A reason for appointment and not election given by one trustee was as pretextual as it was shallow. She claimed this would open the process to everyone even those who could not financially afford to run. In other words, CISD voters are essentially disenfranchised, so that people who want to be a trustee can avoid raising money and facing the voters like other candidates for public office. No financial or other standard to determine a person’s inability to run for election was ever announced and is not found in the CISD trustee application form. Thus, the person who is appointed may have easily had the resources to run for office.

Furthermore, based upon this rationale, every office in Texas government should be filled by appointment, but this has never been the practice in CISD or anywhere else in Texas. Finally, it is telling that this appointment rationale applies to the position Paul Blake vacated and would, therefore, most directly affect his supporters’ right to vote. Denying CISD voters something as important as the right to vote should not be done for the “half-baked,” “feel good” reason advanced by the anti-vote trustees.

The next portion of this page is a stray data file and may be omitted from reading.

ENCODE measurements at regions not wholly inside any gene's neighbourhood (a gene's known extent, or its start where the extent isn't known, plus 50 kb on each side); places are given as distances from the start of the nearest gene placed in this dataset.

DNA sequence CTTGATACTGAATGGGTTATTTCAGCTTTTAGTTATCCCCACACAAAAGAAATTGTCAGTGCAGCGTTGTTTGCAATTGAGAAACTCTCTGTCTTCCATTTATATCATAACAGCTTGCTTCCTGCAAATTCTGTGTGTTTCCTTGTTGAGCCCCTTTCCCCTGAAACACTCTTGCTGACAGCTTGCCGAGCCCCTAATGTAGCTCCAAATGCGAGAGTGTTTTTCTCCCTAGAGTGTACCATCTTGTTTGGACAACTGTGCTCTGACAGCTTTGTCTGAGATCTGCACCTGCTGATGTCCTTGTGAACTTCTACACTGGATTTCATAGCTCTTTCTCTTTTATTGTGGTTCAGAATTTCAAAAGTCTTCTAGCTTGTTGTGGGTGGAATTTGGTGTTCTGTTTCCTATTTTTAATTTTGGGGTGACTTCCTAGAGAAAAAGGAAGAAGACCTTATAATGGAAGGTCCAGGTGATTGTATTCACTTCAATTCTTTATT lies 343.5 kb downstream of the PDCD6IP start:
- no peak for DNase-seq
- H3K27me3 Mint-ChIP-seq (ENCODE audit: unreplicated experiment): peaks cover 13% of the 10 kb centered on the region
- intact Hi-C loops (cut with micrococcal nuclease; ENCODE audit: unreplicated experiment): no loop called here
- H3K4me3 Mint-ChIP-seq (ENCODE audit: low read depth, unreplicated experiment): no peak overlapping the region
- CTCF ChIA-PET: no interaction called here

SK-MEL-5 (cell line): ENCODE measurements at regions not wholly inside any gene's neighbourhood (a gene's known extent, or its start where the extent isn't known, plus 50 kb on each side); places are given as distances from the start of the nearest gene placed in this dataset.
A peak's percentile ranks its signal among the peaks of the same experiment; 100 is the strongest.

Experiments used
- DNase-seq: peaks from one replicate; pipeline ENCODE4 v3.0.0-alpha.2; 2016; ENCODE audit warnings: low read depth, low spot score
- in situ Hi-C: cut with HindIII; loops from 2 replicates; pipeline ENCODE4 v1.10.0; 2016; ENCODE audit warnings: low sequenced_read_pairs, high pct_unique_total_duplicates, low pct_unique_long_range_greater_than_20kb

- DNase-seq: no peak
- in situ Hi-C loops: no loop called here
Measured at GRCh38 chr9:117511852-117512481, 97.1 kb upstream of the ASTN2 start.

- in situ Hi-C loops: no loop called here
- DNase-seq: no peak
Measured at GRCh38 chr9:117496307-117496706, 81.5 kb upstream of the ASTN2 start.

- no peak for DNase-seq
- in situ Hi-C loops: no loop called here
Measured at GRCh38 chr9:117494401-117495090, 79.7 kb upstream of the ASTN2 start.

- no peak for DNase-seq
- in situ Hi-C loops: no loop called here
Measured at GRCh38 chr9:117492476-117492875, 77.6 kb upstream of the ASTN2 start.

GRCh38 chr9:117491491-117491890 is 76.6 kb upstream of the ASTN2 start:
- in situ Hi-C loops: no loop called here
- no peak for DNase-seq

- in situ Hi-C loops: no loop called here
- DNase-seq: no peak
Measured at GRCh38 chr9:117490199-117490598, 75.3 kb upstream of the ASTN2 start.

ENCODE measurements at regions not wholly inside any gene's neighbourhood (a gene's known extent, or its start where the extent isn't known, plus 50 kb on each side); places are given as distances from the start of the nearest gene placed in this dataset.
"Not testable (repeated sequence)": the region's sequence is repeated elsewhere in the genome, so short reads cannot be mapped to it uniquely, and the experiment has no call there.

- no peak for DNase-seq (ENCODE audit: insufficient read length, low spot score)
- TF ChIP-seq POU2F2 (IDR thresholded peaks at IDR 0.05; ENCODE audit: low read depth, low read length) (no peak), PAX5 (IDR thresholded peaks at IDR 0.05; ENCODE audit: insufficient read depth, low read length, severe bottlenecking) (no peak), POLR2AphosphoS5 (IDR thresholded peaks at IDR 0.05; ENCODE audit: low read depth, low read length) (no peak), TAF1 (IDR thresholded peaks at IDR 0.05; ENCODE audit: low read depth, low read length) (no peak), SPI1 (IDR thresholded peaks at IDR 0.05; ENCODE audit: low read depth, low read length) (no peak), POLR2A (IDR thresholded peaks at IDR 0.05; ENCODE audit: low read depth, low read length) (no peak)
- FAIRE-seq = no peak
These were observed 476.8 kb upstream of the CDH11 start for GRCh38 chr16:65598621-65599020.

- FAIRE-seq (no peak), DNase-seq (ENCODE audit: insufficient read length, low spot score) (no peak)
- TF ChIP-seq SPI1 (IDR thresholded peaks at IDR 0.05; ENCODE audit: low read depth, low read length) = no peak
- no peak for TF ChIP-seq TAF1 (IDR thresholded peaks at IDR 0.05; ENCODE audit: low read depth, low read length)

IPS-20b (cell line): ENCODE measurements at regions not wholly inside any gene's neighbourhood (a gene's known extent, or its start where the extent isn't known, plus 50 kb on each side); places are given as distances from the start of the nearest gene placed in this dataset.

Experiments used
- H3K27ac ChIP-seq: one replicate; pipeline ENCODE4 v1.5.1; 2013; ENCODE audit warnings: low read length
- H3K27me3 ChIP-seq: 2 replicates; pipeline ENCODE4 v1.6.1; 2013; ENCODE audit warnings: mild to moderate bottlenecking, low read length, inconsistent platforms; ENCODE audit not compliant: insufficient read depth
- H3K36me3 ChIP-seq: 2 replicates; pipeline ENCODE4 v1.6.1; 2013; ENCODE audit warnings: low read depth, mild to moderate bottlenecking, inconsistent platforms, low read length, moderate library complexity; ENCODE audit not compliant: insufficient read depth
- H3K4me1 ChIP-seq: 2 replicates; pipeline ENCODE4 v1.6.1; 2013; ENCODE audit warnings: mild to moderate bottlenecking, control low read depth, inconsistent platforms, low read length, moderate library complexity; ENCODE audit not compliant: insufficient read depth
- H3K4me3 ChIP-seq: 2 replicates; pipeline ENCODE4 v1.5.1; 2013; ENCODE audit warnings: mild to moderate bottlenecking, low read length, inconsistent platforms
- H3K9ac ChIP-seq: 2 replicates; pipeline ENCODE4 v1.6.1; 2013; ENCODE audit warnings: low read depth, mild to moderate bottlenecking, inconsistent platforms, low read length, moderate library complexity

It is hard to imagine a more well-planned scheme to eliminate the influence of a group of voters perceived as holding undesirable views and simultaneously keep the public in the dark. The Board “anti-vote triumvirate’s” unreasonable decision to deny CISD voters the right to vote on the deceased trustee’s replacement appeared to be part of an effort by the majority of Board members and perhaps others to eliminate or at least marginalize Paul and his supporters. The Texas5 Legislature needs to take a hard look at the applicable law and make corrections to avoid this sort of abuse of democratic norms.

There are any number of aphorisms like “sunlight is the best disinfectant” and “democracy dies in the darkness” all which capture the wisdom that governing without allowing the public to vote and in secrecy is inevitably corrupt and leads to minority rule. As stated above my recollection was that “red” used to refer to a communist government where rule was by a few in secret and the many were expected to submit. It is interesting how political references change and even more interesting is the decline in the current predictive capacity of labels like “red” county. This decline is evidenced in this case. Given the actions of a majority of the CISD Board, calling Randall County, Texas a “red” county may have more to do with the past than the present.

This is a commentary published with the author’s permission. If you wish to submit a commentary to Texas Scorecard, please submit your article to submission@texasscorecard.com

Brad Yock

Brad Yock is a lawyer (Emeritus status) living in Canyon, Texas who engages in research and writing.